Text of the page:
Delhi's air was toxic on Tuesday as the state government extended a ban on construction and demolition till further orders to ease a pollution crisis that has lasted weeks.
The Air Quality Index (AQI) was 362 --'very poor'-- at 8 am, according to the state-run System of Air Quality and Weather Forecasting And Research (SAFAR). Readings below 50 are considered safe, while anything above 300 is considered hazardous or 'severe'.
Delhi environment minister Gopal Rai on Monday said the ban on construction and demolition activities in Delhi will continue till further orders in view of the high air pollution levels. He added that the ban on the entry of trucks, barring those engaged in essential services, will continue till December 7, while CNG and electric trucks will be allowed to enter Delhi.
This came as physical classes in schools, colleges and other education institutions, and government offices reopened on Monday.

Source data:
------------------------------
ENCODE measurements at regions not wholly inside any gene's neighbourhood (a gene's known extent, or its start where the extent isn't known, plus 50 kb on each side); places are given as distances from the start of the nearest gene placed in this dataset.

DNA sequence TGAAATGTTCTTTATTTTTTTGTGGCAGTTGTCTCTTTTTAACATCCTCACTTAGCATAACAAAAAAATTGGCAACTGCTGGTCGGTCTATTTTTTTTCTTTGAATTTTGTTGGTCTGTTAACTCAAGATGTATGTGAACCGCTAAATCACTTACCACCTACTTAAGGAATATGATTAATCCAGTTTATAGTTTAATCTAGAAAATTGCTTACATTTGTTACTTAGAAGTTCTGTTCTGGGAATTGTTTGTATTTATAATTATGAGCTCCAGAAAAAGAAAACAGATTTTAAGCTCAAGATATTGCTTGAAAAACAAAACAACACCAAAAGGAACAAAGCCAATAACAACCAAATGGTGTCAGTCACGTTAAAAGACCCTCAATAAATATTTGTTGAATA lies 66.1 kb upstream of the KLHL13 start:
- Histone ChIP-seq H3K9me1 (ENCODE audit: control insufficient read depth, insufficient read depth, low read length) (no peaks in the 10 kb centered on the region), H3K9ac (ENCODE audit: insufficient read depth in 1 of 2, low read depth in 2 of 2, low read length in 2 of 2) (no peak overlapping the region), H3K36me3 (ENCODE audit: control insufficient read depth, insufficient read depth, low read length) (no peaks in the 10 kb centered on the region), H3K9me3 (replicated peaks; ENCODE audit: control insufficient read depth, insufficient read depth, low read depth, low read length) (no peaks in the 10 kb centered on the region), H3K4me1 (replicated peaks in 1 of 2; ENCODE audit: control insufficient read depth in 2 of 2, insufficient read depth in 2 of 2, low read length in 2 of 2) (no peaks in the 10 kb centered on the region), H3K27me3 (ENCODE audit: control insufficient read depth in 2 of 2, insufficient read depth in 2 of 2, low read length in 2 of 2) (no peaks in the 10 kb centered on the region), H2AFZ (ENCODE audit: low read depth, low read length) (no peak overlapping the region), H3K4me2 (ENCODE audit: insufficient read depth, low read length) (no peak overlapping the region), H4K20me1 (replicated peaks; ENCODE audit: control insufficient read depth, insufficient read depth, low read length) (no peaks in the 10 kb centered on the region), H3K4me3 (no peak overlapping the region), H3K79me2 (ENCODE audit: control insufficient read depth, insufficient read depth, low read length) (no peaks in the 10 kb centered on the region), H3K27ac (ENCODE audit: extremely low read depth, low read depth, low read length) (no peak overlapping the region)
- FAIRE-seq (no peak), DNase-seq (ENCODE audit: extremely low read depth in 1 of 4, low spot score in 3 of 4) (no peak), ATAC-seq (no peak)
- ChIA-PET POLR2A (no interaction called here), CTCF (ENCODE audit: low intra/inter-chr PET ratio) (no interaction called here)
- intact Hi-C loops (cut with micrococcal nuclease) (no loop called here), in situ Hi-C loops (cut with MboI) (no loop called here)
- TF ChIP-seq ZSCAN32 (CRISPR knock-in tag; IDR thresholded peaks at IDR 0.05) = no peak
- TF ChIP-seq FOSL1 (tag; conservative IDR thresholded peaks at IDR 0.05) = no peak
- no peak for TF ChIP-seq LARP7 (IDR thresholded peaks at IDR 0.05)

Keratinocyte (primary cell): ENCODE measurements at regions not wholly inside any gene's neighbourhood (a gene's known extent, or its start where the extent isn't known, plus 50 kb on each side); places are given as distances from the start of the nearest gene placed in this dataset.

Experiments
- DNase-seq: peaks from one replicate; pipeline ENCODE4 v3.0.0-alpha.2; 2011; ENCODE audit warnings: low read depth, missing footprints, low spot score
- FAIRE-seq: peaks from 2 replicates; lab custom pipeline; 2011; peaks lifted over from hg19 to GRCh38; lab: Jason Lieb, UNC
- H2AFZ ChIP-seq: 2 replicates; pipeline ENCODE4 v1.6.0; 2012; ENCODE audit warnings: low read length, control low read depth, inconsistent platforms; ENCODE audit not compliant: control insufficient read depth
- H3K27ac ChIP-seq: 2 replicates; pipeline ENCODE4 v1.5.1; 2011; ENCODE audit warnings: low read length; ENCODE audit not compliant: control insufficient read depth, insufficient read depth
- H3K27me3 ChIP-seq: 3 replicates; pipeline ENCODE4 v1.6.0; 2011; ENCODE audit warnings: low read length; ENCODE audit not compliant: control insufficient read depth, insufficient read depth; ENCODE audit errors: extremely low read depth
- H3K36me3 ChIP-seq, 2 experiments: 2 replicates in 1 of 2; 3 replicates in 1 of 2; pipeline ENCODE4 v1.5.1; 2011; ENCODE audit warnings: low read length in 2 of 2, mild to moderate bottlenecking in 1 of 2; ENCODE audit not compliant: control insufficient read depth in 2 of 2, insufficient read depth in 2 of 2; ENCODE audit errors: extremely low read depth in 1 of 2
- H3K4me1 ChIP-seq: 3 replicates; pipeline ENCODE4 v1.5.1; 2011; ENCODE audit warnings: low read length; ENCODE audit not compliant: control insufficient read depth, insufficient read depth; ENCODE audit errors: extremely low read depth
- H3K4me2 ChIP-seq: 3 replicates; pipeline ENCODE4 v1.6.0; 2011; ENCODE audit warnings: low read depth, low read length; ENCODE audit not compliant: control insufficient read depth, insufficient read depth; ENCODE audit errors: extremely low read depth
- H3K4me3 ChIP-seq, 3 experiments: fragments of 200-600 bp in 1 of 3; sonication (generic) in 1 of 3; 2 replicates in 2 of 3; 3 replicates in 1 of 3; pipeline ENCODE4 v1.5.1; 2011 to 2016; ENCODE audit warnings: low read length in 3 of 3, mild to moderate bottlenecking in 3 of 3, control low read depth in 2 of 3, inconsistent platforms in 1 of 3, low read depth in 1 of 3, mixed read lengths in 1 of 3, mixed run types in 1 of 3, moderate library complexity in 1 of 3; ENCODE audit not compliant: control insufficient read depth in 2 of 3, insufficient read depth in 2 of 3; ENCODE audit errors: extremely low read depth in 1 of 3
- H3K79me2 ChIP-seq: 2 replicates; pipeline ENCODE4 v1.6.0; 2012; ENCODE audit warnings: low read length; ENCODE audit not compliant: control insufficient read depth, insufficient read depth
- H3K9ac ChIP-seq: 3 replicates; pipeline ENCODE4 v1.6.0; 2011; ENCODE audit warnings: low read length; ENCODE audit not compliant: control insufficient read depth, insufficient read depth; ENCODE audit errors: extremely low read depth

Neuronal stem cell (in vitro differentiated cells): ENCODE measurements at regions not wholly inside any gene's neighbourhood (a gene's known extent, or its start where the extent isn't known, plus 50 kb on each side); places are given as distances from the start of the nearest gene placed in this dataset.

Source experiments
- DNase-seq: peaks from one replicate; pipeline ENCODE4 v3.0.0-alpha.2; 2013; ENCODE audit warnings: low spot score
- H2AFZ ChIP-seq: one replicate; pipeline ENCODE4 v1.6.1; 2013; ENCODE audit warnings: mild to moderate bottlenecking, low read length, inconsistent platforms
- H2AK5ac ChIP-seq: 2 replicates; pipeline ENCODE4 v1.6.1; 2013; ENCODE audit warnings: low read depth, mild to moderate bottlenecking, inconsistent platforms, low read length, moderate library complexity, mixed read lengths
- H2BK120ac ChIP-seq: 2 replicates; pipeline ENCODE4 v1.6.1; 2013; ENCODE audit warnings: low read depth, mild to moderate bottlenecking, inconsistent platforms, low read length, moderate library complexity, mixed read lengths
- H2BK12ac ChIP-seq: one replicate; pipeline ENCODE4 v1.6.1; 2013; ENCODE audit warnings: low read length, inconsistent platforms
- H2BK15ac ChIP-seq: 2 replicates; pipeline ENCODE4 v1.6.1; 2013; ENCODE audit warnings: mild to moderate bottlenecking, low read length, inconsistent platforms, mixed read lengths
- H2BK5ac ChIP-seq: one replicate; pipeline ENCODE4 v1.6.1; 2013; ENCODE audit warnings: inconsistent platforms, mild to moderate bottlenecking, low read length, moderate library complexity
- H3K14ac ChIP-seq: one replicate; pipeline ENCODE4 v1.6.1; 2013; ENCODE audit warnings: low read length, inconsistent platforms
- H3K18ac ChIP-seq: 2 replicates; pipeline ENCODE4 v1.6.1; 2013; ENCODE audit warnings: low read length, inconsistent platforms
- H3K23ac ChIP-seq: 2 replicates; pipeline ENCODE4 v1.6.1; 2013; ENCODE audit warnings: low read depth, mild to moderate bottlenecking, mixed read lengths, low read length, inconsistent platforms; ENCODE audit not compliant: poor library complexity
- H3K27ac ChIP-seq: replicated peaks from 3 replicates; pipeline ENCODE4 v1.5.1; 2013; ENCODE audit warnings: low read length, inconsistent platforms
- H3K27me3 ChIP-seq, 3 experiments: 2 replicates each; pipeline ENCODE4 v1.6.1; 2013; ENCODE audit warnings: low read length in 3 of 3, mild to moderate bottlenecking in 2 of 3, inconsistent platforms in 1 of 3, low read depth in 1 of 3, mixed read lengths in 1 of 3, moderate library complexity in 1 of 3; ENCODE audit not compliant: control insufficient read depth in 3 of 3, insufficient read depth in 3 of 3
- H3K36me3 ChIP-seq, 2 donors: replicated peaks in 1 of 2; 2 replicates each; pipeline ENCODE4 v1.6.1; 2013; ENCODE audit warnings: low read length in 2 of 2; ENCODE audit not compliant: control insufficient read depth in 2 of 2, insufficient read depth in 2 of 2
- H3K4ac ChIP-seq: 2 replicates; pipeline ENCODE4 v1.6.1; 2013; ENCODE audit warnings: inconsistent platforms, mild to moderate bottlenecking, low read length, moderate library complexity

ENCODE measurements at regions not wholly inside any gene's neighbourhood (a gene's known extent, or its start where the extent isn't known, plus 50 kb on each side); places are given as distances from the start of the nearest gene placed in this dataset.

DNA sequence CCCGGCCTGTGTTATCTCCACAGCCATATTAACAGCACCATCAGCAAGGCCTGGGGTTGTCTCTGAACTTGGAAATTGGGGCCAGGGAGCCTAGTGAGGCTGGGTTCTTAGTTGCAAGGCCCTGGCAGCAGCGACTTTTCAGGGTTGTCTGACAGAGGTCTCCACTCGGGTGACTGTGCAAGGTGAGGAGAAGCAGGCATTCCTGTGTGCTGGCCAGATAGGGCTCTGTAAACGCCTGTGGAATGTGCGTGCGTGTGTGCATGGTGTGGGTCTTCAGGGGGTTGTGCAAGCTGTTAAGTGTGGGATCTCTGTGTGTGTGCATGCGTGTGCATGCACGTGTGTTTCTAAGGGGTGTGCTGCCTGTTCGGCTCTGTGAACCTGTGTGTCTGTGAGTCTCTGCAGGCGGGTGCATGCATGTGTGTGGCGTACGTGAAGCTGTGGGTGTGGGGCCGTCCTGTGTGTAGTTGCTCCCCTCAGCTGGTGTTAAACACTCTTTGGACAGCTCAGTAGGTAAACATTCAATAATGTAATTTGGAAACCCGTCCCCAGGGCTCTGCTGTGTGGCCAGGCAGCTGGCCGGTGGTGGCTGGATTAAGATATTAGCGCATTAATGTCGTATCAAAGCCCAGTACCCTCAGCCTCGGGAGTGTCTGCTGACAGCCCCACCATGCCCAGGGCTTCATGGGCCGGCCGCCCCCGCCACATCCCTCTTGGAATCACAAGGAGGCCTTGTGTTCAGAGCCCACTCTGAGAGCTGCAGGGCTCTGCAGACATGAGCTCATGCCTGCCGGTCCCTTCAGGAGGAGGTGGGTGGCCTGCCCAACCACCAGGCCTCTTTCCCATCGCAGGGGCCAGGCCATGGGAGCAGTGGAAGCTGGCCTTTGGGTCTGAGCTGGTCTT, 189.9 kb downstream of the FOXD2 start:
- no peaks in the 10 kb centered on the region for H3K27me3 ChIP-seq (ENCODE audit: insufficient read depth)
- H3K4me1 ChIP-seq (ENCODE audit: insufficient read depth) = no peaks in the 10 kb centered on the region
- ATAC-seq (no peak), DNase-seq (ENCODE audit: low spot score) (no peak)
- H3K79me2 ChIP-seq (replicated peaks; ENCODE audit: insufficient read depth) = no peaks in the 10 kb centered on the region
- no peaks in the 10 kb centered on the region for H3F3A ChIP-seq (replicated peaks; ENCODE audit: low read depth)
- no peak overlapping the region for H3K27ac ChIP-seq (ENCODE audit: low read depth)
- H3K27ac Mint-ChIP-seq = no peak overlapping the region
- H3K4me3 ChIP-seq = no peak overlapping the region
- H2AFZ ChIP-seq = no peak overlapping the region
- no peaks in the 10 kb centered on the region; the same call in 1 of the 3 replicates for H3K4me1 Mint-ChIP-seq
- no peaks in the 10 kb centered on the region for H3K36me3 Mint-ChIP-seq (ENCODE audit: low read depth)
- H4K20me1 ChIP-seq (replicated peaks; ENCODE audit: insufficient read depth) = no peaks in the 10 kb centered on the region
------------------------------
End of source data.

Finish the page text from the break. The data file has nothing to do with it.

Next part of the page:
Low temperature and low wind speed have led to stagnant conditions in Delhi, according to experts, who added that the air quality in the national capital is likely to remain very poor in the coming days.
Delhi was this morning the second most polluted city on the planet with an AQI of 240, said iQair, a website that tracks air pollution worldwide. The only other Indian city on the website’s list of 10 was Kolkata being the fourth most polluted city worldwide with an AQI of 207.
After Diwali on November 4, Delhi's air quality became worse as people violated a ban on bursting firecrackers while the pollution compounded due to an increase in stubble burning by farmers in areas adjoining the national capital.
Air pollution costs Indian businesses $95 billion or roughly 3 per cent of its GDP every year, according to U.K.-based non-profit Clean Air Fund and the Confederation of Indian Industry, Bloomberg has reported.